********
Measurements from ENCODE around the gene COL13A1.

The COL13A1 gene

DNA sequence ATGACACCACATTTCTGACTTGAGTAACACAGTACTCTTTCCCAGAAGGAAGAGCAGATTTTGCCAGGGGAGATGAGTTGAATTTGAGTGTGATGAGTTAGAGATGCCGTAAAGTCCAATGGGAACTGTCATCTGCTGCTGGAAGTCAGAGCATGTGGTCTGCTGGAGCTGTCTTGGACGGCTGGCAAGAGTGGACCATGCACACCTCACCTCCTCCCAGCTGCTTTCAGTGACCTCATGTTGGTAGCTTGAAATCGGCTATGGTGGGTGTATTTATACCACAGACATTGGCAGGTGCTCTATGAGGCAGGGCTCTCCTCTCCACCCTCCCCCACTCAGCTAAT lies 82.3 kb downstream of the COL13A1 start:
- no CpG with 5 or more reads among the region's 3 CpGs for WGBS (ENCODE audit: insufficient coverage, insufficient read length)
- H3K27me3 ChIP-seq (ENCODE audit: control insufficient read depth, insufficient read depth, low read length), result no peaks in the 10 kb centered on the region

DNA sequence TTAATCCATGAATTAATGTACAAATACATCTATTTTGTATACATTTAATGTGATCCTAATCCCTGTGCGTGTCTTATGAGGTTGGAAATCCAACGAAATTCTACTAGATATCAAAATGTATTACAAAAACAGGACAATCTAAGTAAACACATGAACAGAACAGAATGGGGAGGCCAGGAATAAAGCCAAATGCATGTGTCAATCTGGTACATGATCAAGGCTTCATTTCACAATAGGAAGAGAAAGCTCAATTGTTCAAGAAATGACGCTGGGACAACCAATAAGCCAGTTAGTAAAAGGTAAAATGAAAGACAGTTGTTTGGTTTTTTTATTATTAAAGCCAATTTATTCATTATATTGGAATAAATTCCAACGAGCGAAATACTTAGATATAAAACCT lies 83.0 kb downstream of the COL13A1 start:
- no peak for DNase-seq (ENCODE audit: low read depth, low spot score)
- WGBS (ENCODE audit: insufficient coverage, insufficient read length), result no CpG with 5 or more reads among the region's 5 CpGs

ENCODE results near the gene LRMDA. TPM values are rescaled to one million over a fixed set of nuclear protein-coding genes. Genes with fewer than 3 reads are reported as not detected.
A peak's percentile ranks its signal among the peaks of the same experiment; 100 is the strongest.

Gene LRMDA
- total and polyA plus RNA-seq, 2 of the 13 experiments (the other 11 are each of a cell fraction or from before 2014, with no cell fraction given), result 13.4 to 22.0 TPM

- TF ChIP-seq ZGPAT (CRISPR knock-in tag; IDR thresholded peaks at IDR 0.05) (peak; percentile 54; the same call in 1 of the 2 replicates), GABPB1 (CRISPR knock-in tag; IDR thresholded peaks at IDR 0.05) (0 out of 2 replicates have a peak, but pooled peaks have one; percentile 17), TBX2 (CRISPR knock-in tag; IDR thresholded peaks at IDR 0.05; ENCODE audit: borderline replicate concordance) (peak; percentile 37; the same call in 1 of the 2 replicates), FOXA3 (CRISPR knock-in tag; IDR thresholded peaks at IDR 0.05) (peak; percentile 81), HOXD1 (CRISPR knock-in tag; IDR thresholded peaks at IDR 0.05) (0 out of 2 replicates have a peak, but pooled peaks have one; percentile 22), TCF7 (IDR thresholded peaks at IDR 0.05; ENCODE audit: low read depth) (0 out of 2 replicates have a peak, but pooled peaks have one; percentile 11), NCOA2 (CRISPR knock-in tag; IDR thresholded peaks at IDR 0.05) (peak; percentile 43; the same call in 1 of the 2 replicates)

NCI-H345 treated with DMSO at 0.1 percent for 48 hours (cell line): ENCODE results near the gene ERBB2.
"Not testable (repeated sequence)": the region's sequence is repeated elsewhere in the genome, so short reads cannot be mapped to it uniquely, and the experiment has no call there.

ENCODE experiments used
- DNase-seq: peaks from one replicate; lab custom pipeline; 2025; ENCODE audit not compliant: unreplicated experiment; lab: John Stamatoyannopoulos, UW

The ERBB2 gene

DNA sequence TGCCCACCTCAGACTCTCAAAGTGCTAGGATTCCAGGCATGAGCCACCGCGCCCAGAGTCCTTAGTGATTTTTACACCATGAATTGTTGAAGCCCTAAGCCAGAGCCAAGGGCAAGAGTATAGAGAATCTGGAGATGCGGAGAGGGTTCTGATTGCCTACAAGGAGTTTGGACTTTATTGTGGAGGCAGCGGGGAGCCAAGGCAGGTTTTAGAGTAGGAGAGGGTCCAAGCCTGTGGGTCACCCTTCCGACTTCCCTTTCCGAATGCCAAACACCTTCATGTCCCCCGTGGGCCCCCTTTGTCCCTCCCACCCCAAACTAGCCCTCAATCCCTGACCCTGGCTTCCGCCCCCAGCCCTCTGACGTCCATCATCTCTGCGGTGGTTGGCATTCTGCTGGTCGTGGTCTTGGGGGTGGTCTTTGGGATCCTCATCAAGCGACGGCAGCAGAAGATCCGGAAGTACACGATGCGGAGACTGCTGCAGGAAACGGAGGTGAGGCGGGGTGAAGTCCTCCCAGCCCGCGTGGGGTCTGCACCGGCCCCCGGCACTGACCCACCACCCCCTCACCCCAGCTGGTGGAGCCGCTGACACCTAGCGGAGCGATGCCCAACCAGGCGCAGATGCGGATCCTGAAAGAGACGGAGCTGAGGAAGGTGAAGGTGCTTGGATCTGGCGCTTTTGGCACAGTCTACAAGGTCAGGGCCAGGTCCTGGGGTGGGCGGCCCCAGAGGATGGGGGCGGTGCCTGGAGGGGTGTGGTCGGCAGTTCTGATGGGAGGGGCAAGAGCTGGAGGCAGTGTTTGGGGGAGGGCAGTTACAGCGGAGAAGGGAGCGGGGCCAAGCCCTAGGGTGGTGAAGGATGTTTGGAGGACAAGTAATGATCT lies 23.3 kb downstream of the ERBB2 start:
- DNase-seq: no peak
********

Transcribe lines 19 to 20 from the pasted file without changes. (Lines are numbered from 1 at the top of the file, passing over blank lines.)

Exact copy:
DNA sequence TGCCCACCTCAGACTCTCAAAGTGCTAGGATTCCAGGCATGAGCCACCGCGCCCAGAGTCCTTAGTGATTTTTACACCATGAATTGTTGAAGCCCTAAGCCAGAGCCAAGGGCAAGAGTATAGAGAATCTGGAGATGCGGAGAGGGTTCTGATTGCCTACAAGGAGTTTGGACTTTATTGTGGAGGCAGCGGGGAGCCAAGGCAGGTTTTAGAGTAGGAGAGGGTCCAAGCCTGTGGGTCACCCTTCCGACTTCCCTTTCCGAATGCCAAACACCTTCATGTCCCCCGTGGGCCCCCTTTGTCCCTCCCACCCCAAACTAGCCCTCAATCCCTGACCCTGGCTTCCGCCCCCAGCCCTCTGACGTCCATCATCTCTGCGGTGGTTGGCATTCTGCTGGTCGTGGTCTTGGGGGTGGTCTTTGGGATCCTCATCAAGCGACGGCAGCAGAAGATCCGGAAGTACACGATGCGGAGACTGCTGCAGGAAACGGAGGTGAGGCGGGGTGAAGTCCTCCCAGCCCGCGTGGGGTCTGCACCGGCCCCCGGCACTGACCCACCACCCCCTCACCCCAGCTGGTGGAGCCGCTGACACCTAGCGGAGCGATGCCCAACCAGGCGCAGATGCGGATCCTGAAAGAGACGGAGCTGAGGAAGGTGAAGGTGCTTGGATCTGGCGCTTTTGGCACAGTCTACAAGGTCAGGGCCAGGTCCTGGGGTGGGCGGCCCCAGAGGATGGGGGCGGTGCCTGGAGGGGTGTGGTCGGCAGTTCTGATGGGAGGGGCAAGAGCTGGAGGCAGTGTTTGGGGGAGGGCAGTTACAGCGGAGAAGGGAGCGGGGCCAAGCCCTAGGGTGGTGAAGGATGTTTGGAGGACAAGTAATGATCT lies 23.3 kb downstream of the ERBB2 start:
- DNase-seq: no peak